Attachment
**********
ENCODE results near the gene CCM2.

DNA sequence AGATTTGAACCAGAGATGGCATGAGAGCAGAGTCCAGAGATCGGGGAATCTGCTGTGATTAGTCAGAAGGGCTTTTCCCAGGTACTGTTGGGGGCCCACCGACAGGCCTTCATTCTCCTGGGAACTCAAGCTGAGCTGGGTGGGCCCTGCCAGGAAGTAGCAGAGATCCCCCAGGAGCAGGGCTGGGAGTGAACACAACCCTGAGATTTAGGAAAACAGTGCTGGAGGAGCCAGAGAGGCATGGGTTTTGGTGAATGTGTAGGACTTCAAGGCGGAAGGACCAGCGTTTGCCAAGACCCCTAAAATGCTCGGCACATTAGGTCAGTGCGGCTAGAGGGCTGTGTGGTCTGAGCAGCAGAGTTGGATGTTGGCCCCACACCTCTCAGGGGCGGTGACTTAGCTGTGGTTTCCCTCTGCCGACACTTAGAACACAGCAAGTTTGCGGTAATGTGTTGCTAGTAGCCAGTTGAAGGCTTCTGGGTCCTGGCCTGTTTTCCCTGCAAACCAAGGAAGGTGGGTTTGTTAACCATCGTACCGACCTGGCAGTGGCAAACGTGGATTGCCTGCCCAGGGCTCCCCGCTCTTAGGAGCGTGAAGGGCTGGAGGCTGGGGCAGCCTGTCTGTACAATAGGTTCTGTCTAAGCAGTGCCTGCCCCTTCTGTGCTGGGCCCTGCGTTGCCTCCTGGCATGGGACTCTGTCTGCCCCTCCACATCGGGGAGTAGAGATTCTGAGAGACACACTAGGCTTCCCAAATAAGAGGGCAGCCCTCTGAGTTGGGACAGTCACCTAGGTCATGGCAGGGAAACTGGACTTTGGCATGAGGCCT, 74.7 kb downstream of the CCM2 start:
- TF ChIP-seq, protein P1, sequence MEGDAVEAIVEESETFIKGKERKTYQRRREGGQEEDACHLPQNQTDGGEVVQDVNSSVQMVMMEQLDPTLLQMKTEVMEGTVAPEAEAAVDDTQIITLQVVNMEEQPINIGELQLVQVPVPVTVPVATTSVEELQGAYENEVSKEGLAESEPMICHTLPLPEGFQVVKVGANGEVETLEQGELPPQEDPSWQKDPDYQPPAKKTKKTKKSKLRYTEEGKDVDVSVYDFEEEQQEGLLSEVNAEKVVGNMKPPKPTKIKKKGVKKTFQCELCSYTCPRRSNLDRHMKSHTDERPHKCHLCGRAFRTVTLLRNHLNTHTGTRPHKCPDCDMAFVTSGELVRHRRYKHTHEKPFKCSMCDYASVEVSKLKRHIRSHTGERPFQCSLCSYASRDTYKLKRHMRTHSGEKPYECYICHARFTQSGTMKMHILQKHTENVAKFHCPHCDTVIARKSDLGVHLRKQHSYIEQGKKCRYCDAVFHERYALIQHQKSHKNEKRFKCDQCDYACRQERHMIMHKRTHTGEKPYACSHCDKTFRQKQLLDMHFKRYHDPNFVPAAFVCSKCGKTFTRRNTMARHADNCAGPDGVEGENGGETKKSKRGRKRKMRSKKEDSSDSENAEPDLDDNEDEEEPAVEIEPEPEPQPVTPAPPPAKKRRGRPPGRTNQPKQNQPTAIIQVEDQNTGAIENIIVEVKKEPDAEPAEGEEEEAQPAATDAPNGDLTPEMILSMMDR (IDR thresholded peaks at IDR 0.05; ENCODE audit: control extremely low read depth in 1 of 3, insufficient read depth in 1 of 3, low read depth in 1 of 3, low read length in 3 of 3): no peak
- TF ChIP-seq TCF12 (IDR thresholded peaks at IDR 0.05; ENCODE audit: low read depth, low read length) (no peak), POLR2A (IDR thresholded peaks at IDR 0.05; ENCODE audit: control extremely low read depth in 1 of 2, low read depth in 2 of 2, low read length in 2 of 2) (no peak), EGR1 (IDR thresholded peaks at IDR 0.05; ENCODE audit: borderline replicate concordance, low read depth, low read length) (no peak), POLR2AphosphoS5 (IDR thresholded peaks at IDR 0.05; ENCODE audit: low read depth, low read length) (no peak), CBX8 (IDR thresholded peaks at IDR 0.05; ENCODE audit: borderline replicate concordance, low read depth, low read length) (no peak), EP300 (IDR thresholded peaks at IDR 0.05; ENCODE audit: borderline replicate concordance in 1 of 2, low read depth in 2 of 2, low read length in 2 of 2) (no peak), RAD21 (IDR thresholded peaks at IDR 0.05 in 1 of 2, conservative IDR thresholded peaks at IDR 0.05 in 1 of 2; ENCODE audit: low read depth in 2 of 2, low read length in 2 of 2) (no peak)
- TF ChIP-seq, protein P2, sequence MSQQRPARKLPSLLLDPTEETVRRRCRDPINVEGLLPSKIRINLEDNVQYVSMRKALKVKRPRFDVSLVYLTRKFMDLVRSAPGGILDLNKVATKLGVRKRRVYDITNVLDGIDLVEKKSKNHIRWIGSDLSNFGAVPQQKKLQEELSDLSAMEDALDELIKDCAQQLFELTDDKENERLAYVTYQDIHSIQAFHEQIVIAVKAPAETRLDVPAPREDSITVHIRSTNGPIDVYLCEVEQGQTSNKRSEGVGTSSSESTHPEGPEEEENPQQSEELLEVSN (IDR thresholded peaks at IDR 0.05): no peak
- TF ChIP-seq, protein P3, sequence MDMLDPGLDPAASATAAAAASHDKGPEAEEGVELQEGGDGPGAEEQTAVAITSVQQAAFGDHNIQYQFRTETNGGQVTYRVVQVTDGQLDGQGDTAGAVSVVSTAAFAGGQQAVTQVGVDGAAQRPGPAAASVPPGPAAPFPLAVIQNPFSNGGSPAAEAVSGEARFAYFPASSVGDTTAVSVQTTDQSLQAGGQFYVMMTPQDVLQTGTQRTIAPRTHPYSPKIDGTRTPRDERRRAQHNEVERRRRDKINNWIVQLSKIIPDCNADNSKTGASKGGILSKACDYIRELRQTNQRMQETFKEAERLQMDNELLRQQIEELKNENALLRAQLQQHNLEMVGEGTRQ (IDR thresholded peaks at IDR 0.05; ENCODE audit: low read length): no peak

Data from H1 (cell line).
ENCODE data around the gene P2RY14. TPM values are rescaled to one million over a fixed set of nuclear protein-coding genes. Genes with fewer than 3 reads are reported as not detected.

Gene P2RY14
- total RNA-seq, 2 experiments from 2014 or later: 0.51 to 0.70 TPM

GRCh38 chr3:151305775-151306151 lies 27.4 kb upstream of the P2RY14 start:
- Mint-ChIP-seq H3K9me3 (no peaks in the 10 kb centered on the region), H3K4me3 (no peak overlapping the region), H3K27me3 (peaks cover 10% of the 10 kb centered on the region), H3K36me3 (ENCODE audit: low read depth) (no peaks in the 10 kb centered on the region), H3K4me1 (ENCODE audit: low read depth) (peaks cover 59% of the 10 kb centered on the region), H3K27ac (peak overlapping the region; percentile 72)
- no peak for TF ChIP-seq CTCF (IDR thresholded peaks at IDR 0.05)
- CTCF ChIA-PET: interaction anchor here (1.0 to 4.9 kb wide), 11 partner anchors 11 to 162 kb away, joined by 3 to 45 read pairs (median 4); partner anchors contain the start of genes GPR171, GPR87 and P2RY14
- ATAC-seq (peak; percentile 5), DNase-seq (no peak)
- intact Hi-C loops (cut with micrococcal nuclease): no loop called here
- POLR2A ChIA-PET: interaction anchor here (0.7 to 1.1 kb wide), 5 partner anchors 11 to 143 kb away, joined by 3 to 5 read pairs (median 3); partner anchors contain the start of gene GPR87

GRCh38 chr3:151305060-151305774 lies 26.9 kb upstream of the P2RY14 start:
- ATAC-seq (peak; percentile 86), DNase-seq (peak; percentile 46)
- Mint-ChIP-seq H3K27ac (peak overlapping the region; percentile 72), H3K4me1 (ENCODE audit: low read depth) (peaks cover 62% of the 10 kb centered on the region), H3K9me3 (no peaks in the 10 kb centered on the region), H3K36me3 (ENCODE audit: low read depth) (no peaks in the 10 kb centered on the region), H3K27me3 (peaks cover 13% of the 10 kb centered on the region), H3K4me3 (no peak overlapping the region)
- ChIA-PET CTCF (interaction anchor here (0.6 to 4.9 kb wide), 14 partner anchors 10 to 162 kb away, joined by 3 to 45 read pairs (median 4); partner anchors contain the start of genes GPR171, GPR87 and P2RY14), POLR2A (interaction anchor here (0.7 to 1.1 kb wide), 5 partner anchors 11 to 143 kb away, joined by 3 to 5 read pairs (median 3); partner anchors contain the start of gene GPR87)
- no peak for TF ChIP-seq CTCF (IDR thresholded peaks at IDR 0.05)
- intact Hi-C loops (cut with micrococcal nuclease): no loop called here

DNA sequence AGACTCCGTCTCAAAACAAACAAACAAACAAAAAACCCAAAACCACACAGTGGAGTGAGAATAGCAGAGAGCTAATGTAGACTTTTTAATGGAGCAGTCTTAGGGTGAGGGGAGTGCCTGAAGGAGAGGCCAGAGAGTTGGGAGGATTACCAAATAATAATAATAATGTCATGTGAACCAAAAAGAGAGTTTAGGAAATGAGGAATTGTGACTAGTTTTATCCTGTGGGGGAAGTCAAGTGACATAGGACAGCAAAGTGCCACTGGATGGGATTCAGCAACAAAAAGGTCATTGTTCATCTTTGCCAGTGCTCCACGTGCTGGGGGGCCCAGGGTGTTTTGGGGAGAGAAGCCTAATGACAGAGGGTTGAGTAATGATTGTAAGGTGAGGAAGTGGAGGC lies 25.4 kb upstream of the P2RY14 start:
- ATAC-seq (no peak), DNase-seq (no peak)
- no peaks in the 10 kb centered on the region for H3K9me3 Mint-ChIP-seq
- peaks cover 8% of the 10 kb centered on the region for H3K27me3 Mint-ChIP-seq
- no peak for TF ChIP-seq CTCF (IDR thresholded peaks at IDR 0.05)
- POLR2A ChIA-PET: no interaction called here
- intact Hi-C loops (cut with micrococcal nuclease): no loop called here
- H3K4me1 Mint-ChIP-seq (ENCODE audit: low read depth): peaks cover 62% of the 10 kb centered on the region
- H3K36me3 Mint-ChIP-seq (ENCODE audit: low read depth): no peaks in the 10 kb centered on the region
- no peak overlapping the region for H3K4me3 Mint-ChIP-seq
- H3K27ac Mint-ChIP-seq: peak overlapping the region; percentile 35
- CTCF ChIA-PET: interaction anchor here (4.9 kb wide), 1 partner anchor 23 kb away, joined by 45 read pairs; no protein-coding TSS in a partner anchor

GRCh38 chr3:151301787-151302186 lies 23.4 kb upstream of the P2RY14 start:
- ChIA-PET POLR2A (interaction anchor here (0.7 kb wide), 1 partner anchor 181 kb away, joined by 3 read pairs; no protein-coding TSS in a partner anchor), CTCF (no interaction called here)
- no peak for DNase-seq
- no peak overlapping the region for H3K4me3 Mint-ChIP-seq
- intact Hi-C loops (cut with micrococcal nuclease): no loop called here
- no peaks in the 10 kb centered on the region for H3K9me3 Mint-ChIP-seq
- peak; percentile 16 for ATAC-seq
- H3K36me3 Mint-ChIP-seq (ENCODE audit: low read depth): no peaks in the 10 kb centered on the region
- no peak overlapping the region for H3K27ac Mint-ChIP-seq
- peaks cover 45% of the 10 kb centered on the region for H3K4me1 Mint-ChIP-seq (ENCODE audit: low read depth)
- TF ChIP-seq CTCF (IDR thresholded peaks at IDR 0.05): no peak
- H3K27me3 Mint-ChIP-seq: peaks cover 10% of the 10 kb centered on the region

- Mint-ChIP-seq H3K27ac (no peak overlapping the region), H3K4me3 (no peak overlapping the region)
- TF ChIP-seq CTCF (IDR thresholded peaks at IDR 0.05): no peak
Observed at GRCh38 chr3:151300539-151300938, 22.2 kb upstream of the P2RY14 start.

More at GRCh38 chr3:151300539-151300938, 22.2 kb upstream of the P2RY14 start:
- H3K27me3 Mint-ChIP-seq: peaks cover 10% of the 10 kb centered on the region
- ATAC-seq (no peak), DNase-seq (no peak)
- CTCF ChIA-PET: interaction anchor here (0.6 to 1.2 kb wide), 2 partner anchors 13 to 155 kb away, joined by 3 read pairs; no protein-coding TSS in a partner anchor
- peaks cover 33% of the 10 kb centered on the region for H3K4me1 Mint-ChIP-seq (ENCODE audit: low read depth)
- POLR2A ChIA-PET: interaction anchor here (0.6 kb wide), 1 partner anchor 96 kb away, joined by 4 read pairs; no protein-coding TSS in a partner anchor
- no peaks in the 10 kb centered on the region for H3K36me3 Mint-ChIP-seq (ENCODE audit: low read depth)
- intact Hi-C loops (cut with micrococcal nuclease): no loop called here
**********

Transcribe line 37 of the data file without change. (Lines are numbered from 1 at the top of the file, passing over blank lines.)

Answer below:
- ChIA-PET POLR2A (interaction anchor here (0.7 kb wide), 1 partner anchor 181 kb away, joined by 3 read pairs; no protein-coding TSS in a partner anchor), CTCF (no interaction called here)